Anatoly Chechov served as a Russian sniper and was interviewed during the battle. He expressed his despair the first time that he took another life. Chechov said, “I felt terrible. I had killed a human being. But then I thought of our people – and I started to mercilessly fire on them. I’ve become a barbaric person, I kill them. I hate them.” At the time of his interview, Chechov had already killed 40 Germans. His fellow Red Army Sniper, Vasily Zaytsev is reported to have put an end to some 242 enemy soldiers at Stalingrad. Captain Nikolay Aksyonov expressed that one could feel “how every soldier and every commander was itching to kill as many Germans as possible.” The soldiers of the Red Army had witnessed tremendous pain and destruction inflicted upon their countrymen and they intended to make the Germans pay for it.
Helmut Walz was one of the Germans who took part in the struggle at Stalingrad. He described the terrors that he faced during relentless house-to-house fighting. In one particular assault on a Russian-held building, Walz came face to face with an enemy soldier. He raised his weapon to shoot, but then, in his words, “I saw little stars in front of my eyes. I looked to my right, and I ran my left hand over my face and a jet of blood comes out and my teeth flew out of my mouth.” Walz thought it was all over for him, expecting the Russian soldier to finish him off, but he was saved when a comrade came to his defense. Walz recounted that his friend “crushed the head of the Russian who had shot me. He crushed his head despite the steel helmet he was wearing, right into the middle of his face. That made such a cracking noise, I can still hear it today.” That wasn’t the end of it. As this savior bandaged Walz’s wounds, another enemy soldier came behind him. Walz tried to warn his friend, but shots rang out and his comrade was hit in the head. It was a messy sight as the man’s head was split open by the shot. Walz recalled, “That’s the first time I saw a brain.” Stalingrad was pure hell.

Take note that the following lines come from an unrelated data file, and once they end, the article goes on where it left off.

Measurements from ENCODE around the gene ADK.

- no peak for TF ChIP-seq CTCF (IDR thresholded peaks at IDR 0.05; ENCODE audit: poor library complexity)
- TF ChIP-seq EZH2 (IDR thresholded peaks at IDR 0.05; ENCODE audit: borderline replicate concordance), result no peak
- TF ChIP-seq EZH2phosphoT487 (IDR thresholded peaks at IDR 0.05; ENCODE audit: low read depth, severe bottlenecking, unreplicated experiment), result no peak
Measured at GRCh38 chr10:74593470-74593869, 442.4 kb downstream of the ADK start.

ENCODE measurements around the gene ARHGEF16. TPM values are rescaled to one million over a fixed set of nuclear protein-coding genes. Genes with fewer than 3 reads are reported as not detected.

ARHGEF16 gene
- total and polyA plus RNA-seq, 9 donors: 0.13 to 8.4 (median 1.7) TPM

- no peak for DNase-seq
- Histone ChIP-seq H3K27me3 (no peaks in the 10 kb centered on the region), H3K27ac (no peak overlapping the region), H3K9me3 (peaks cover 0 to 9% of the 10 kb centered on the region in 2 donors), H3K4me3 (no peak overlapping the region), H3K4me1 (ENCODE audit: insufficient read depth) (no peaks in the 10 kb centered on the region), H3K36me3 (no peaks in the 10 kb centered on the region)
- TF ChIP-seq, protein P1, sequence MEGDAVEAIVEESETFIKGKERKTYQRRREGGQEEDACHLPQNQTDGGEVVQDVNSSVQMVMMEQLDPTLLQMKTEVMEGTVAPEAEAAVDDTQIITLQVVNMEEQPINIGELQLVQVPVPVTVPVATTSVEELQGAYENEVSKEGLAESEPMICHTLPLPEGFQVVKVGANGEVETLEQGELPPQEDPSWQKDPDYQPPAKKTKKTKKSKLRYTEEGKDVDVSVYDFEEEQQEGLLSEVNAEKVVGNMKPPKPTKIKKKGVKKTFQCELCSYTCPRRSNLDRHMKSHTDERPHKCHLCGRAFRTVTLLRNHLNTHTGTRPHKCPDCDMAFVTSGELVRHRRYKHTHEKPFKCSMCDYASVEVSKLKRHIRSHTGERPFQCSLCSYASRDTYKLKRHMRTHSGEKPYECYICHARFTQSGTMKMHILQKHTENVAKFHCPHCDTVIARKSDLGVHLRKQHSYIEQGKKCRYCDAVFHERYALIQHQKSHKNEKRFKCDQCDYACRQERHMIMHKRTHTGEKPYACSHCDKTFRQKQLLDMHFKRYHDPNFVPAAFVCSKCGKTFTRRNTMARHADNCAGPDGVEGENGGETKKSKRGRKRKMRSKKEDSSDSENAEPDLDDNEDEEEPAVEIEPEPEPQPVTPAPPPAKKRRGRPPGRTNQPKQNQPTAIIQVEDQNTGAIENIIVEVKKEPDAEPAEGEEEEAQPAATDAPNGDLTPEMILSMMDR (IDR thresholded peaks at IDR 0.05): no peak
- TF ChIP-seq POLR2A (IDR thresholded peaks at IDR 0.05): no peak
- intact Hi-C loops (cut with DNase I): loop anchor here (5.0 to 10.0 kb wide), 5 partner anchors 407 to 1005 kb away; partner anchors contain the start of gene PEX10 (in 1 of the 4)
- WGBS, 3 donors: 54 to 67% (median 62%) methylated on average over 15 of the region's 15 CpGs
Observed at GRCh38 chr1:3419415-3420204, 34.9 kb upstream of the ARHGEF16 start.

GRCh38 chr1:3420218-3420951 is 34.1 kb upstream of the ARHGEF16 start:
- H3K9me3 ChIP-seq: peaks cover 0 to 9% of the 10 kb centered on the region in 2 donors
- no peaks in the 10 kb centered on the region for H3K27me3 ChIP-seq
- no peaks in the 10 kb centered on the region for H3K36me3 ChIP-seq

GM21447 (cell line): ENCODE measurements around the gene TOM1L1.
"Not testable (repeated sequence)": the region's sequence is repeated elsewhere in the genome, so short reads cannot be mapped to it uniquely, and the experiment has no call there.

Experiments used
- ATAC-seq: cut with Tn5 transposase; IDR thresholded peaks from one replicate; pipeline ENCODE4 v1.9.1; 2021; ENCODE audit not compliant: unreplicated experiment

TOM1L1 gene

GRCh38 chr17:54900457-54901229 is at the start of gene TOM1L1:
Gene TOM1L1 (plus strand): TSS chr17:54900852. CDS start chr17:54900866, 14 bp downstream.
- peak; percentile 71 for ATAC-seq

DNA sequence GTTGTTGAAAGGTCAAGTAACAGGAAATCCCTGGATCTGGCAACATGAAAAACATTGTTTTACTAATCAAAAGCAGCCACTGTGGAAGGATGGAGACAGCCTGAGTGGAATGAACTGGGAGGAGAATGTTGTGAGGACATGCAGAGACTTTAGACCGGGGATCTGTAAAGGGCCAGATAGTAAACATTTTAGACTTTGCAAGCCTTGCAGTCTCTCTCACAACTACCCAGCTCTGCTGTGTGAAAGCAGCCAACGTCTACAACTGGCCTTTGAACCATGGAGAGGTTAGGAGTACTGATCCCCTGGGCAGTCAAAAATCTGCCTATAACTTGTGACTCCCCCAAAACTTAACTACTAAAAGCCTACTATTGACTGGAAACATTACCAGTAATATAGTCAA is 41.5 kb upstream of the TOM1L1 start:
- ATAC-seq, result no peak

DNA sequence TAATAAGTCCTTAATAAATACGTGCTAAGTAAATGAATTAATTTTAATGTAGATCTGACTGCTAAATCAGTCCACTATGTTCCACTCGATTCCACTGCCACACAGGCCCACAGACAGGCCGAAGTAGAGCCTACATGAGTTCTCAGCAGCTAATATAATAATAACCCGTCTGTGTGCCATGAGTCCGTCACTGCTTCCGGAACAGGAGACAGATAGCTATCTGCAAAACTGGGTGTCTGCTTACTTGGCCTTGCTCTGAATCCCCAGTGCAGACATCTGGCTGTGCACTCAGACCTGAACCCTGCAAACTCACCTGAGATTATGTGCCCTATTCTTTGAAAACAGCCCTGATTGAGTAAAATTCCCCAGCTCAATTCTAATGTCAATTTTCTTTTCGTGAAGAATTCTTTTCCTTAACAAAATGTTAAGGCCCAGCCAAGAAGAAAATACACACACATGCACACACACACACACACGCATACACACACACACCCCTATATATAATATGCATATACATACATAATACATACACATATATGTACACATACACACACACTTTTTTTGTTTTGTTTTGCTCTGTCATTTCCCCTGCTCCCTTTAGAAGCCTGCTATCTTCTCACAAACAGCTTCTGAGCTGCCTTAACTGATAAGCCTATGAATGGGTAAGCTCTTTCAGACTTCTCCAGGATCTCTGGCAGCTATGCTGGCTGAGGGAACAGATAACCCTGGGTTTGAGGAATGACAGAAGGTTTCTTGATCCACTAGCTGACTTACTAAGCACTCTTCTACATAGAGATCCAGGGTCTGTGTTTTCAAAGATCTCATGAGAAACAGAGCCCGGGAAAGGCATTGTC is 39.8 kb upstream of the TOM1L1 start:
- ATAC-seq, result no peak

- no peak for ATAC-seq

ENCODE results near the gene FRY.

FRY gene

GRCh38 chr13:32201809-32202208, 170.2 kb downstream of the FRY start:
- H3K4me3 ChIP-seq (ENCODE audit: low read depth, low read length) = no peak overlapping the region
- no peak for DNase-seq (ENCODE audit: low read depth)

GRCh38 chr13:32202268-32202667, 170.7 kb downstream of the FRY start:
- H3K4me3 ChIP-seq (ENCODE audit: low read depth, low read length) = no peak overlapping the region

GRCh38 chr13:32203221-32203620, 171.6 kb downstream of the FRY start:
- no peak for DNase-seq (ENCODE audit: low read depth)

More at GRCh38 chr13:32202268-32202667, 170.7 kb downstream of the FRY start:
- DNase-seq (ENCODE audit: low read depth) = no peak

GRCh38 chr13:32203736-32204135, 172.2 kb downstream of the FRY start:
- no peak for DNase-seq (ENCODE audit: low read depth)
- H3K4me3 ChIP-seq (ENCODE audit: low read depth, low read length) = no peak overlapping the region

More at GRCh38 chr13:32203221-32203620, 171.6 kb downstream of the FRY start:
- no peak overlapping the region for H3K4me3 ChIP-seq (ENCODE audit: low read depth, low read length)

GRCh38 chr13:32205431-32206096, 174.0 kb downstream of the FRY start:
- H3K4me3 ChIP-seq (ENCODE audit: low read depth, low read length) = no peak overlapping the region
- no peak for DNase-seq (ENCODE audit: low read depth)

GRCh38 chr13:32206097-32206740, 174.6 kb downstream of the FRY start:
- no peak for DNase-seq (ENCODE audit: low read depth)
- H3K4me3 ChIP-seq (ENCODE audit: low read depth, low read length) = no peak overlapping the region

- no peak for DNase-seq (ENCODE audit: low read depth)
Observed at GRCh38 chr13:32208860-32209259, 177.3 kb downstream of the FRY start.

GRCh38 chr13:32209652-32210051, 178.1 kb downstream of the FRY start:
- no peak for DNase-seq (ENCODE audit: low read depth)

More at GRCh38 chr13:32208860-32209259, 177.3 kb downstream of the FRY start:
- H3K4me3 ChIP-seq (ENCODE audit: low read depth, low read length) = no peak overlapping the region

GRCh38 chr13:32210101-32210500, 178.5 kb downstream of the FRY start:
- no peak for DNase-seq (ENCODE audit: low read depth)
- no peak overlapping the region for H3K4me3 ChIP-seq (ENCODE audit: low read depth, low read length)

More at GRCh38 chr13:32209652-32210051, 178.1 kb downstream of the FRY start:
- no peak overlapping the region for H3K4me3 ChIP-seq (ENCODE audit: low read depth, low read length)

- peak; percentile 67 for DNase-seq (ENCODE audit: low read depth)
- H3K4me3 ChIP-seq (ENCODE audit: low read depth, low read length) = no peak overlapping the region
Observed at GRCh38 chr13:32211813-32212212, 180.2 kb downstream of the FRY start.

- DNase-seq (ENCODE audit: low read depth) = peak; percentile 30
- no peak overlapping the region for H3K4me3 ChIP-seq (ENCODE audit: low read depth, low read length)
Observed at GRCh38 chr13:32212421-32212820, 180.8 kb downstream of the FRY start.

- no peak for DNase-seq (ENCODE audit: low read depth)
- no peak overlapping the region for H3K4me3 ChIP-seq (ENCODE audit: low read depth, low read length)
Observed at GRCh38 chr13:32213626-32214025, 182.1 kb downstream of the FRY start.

German soldiers of the 24th Panzer Division fighting for the southern station of Stalingrad. (Photo: Wikimedia Commons)
In mid-November, the grinding struggle had taken a toll on the Germans. With the advance stalled and munitions running short, Marshal Georgi K. Zhukov launched a Soviet counteroffensive to encircle the enemy. Hitler refused to entertain the idea of a tactical withdrawal, ordering his forces to hold their ground at all costs. Air Marshal Hermann Göring made assurances to resupply the German Sixth Army from the air, but he proved unable to effectively deliver on his promises. Desperation intensified as winter set in. German Field Marshal Erich von Manstein mounted a rescue mission, but it was stopped short of its goal. On January 24, 1943, with his men trapped, freezing, and starving, Sixth Army commander Friedrich Paulus urgently requested permission from Hitler to surrender. The Führer refused: “The 6th Army will hold its positions to the last man and the last round.” Despite Hitler’s position on the matter, Paulus surrendered his shattered army days later. Of the 91,000 remaining Germans that went into Soviet captivity, fewer than 6,000 are believed to have returned home.
Axis casualties at Stalingrad included Germans, Romanians, Italians, and Hungarians. It is estimated that these forces suffered some 800,000 dead, wounded, missing, or captured during the campaign.
A Red Army soldier with a captured German soldier. (Photo: Wikimedia Commons)
Initially pushed to the brink of defeat, the Soviets had prevailed at the Battle of Stalingrad. Official Russian military historians estimate that over one million Red Army soldiers were killed, wounded, missing, or captured in defense of Stalingrad. Following the battle, the Soviets embarked on a westward drive towards Germany, largely remaining on the offensive for the remainder of the war. In 1945, Stalingrad was officially proclaimed a Hero City of the Soviet Union for its defense of the motherland.
Encyclopædia Britannica: Battle of Stalingrad.
History.com: Battle of Stalingrad.
History.com: Von Paulus to Hitler: Let us Surrender!
The National Interest: Why Stalingrad was the Bloodiest Battle of World War II (and perhaps of All Time)
WW2history.com: Helmut Walz’s words about the Battle of Stalingrad.